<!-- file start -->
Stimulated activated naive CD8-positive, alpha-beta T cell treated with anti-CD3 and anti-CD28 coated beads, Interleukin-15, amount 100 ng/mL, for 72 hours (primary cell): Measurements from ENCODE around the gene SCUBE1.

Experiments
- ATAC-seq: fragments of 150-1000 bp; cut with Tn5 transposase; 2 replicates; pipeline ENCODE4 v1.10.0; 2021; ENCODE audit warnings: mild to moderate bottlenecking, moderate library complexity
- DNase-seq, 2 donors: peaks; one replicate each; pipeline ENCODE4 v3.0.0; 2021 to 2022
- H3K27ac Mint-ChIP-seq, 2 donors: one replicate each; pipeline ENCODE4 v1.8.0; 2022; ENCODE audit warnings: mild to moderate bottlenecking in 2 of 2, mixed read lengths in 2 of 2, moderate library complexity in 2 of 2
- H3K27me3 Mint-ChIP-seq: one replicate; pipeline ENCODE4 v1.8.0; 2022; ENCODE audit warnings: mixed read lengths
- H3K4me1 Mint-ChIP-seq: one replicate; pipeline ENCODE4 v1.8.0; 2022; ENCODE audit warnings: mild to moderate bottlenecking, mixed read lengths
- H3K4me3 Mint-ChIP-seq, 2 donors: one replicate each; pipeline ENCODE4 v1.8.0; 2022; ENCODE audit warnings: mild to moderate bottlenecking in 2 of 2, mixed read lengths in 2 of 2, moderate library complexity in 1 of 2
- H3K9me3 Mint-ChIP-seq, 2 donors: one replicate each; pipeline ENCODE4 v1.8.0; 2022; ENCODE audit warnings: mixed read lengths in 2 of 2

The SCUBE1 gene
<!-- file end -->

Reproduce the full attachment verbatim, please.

Stimulated activated naive CD8-positive, alpha-beta T cell treated with anti-CD3 and anti-CD28 coated beads, Interleukin-15, amount 100 ng/mL, for 72 hours (primary cell): Measurements from ENCODE around the gene SCUBE1.

Experiments
- ATAC-seq: fragments of 150-1000 bp; cut with Tn5 transposase; 2 replicates; pipeline ENCODE4 v1.10.0; 2021; ENCODE audit warnings: mild to moderate bottlenecking, moderate library complexity
- DNase-seq, 2 donors: peaks; one replicate each; pipeline ENCODE4 v3.0.0; 2021 to 2022
- H3K27ac Mint-ChIP-seq, 2 donors: one replicate each; pipeline ENCODE4 v1.8.0; 2022; ENCODE audit warnings: mild to moderate bottlenecking in 2 of 2, mixed read lengths in 2 of 2, moderate library complexity in 2 of 2
- H3K27me3 Mint-ChIP-seq: one replicate; pipeline ENCODE4 v1.8.0; 2022; ENCODE audit warnings: mixed read lengths
- H3K4me1 Mint-ChIP-seq: one replicate; pipeline ENCODE4 v1.8.0; 2022; ENCODE audit warnings: mild to moderate bottlenecking, mixed read lengths
- H3K4me3 Mint-ChIP-seq, 2 donors: one replicate each; pipeline ENCODE4 v1.8.0; 2022; ENCODE audit warnings: mild to moderate bottlenecking in 2 of 2, mixed read lengths in 2 of 2, moderate library complexity in 1 of 2
- H3K9me3 Mint-ChIP-seq, 2 donors: one replicate each; pipeline ENCODE4 v1.8.0; 2022; ENCODE audit warnings: mixed read lengths in 2 of 2

The SCUBE1 gene